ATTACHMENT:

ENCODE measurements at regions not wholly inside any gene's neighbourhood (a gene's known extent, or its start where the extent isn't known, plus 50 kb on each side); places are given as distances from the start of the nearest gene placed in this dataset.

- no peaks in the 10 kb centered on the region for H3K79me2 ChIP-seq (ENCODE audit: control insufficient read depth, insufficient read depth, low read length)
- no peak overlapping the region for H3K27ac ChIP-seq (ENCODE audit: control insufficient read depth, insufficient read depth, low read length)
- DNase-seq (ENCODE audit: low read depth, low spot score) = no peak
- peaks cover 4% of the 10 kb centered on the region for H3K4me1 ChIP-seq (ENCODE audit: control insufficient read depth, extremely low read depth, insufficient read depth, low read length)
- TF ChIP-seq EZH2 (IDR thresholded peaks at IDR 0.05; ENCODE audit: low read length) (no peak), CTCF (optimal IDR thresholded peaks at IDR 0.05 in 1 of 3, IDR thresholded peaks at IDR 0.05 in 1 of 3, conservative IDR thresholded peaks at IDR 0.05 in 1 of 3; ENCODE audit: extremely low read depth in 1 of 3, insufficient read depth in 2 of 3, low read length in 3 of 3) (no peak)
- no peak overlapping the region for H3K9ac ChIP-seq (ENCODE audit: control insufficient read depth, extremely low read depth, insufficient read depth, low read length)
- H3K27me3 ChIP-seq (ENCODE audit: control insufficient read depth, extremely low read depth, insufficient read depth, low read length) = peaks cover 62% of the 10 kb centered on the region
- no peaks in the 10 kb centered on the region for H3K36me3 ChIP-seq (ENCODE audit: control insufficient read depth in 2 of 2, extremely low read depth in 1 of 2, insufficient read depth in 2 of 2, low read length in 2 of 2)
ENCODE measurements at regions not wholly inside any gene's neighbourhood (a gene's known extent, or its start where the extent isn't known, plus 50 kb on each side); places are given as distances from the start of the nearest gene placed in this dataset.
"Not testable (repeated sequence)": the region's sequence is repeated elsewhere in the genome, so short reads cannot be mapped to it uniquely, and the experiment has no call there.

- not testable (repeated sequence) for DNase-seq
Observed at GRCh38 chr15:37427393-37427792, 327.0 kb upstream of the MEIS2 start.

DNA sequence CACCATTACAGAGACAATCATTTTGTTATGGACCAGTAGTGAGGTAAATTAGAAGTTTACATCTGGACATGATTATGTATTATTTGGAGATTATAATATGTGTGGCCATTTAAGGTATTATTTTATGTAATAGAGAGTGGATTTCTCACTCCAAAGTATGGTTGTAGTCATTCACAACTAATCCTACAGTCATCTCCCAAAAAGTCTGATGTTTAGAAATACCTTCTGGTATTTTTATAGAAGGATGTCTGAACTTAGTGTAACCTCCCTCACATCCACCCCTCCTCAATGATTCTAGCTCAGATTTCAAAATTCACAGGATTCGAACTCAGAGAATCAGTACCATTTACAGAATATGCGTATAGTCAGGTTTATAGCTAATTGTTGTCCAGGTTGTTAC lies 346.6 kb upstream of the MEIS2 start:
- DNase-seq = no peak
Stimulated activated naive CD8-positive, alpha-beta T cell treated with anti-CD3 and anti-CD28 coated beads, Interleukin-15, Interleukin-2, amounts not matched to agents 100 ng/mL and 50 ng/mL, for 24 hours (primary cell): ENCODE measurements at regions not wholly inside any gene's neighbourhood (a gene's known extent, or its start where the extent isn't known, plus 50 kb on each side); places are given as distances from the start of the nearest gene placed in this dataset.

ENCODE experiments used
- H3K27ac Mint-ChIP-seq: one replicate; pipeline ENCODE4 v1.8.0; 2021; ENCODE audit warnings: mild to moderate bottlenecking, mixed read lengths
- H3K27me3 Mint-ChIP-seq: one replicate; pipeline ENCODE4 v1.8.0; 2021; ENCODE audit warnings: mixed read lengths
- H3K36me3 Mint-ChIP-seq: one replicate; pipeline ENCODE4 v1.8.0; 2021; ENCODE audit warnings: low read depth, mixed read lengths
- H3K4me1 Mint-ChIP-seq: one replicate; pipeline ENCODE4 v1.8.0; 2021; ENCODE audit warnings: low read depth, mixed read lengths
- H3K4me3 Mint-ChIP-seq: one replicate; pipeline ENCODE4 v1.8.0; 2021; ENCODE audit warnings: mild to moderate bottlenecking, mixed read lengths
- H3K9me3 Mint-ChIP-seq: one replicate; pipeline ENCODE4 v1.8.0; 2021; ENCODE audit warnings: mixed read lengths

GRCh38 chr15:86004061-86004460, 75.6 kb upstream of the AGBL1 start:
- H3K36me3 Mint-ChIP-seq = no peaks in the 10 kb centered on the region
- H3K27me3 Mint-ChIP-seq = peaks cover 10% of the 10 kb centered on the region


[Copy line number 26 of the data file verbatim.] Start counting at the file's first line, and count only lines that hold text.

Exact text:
- H3K27me3 Mint-ChIP-seq = peaks cover 10% of the 10 kb centered on the region